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  • So by now, I hope that you have all figured out what colors and materials you are going to use for making Linda Richmond's Net Full of Gems necklace for our first Bead Along! I've decided to use some white Howlite chips and some gunmetal lined
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  • One of the challenges of working with handmade focal beads and cabochons is picking out which beads will go with it to create a harmonious color palette. There needs to be a balance between the main colors in the focal bead or cabochon and the accent
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  • A note from Jennifer: There are two kinds of beading pattern designers in this world: those who can create gorgeous flat peyote patterns and those who can't. Carol Dean Sharpe, owner of Sand Fibers , is definitely one of those who can. Carole's
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  • I love making peyote-stitch beaded beads. Not only are they simple and fast, but it's also so easy to think up ways to embellish them! These freshwater pearl-embellished beaded beads were inspired by the Lisa Peters Art focal bead that I had in my
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  • How easy is this? Make a small piece of peyote stitch beadwork. Make sure the ends mesh with each other and then zip it up. You have just created what might be the most versatile piece of beadwork known to humankind: the peyote stitch beaded bead. You
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  • When you design your own beadwork, finding inspiration for your beading projects is an important part of the whole process. Finding new sources of inspiration can help you grow and evolve as an artist. I've found that staying open to new sources of
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  • Summers here in the Adirondack Mountains can be hot. Maybe it's just because we're all so used to spending four or five months dealing with sub-zero temperatures, but as soon as the mercury rises, all I can think about is sitting in the pool and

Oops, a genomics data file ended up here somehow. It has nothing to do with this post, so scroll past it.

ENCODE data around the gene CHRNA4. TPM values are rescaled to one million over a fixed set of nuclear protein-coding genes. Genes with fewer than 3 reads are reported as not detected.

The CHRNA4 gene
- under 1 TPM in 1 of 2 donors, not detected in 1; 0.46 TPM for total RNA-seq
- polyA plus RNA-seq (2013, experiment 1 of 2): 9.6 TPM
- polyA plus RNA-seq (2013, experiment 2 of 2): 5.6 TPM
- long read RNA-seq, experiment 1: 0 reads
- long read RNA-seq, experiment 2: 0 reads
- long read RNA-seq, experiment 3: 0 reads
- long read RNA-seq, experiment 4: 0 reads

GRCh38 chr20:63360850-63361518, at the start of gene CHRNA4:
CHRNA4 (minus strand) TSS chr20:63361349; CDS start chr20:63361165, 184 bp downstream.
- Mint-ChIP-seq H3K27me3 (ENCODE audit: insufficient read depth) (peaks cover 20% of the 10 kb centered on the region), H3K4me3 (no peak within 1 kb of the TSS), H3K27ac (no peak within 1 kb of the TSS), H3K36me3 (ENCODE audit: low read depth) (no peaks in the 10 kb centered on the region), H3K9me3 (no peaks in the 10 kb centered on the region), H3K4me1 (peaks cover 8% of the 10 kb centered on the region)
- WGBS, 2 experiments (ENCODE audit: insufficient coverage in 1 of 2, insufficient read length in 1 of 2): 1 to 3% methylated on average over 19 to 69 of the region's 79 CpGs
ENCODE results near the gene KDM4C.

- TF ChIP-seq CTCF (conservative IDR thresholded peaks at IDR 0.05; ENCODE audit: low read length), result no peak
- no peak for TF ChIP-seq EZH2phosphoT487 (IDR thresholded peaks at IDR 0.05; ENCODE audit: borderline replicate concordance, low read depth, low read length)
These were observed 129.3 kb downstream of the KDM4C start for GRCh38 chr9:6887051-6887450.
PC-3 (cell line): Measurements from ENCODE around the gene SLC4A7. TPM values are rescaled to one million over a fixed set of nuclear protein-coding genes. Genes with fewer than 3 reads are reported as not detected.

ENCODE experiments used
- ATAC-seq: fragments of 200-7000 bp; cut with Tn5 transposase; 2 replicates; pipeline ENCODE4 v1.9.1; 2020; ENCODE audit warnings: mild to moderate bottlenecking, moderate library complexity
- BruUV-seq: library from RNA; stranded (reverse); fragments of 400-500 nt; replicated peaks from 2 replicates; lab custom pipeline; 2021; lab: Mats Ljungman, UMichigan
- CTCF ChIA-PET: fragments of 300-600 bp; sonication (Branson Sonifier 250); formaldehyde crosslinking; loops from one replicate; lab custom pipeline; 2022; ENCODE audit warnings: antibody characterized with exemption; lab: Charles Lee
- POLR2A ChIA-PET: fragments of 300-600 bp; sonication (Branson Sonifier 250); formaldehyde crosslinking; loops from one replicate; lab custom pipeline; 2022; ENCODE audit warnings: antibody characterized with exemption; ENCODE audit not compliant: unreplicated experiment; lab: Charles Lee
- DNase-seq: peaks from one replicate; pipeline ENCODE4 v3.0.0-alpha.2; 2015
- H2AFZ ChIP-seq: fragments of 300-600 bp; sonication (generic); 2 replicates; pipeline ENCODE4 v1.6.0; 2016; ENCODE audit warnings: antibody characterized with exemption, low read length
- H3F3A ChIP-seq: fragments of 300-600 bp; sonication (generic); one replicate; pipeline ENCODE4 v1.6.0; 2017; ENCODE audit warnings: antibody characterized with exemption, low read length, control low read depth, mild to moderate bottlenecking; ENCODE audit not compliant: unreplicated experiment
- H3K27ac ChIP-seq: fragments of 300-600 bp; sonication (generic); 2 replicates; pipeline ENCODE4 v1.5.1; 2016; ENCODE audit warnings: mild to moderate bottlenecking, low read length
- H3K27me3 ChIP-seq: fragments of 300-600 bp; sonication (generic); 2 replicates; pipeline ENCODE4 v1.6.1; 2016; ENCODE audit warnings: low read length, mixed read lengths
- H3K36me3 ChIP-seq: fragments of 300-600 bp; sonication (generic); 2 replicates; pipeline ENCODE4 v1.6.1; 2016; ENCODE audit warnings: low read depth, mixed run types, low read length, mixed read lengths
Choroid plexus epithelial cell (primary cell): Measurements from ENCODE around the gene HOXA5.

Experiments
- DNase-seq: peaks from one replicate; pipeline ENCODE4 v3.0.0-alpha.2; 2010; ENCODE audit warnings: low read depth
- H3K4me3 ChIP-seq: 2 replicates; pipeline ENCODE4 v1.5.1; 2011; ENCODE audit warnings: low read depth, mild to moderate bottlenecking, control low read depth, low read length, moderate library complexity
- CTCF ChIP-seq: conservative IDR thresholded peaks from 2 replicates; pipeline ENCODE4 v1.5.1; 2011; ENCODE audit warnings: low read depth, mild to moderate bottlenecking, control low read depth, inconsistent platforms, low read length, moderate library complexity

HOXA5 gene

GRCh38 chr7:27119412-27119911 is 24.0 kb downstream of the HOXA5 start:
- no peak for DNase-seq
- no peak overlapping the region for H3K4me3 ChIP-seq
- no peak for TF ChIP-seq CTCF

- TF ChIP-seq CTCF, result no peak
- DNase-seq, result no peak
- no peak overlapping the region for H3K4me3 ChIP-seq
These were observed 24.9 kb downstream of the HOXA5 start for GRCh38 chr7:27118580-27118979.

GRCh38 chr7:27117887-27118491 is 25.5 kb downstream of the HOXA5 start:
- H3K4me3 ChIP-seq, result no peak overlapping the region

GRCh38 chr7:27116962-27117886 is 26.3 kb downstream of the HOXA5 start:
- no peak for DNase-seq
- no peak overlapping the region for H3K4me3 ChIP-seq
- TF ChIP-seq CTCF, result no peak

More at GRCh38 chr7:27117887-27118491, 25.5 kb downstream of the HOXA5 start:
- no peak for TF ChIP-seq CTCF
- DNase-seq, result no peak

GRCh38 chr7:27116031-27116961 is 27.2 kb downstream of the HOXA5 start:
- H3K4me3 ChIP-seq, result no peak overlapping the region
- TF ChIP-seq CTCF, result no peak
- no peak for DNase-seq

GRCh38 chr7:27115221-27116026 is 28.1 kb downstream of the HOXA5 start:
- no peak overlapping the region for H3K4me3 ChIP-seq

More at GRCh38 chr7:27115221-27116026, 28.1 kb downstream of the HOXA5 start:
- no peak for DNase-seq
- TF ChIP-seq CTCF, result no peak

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  • Welcome to Free Project Fridays! I'll be posting a new free beading project every Friday here on Beading Daily , so stay tuned for some great new beading projects! The Jazzy Herringbone Bracelet made by adding little groups of embellishments to a
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  • A sampling of the earrings I made during my self-imposed creative challenge: create a pair of earrings every day for an entire month! I don't often wear earrings. Part of that comes from a habit I got into after my son was born - it's just not
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  • Human beings have prized gemstones for hundreds of years. In addition to their natural beauty, gemstones have also been coveted for their perceived mystic powers. Gemstones are believed to help heal, bring good luck and fortune, and enhance the abilities
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  • I had an idea once for a piece of beaded jewelry. It was based on a piece that I had seen in an online auction catalog from one of the big auction houses, and it was a gorgeous diamond and enamel necklace from the early part of the twentieth century.
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  • In the beginning, there were seed beads. And the seed beads were good. As a matter of fact, the seed beads were great. And they were numerous - so many colors and finishes and sizes of seed beads to choose from! A new beader (me) quickly fell to the spell
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  • Nicole's BeadBacking in an assortment of colors If you love to do bead embroidery , I've just discovered a bead backing that beats out everything else I've ever used: Nicole's BeadBacking. This bead embroidery medium was developed by bead
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  • Seed beads are beautiful. And not just because they're little and shiny - for me, the beauty of seed beads lies in the fact that you can do so much with them! Sure, you can string them all by themselves or stitch them together in a simple peyote stitch
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  • Simple herringbone ropes can be braided together to make easy and striking jewelry Dramatic curves can be achieved in flat herringbone stitch by using different sizes of beads Bead weaving is like magic to me. You sit down with a pile of seed beads, some
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  • So, the first thing that you should know about me is that I'm a total cabochon freak. I love beading with cabochons. One of the things that I always find to be a fun challenge when I'm stitching up a beaded cabochon necklace is what kind of fringe
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  • Jean Campbell shares 4 design ideas for beaded necklace shapes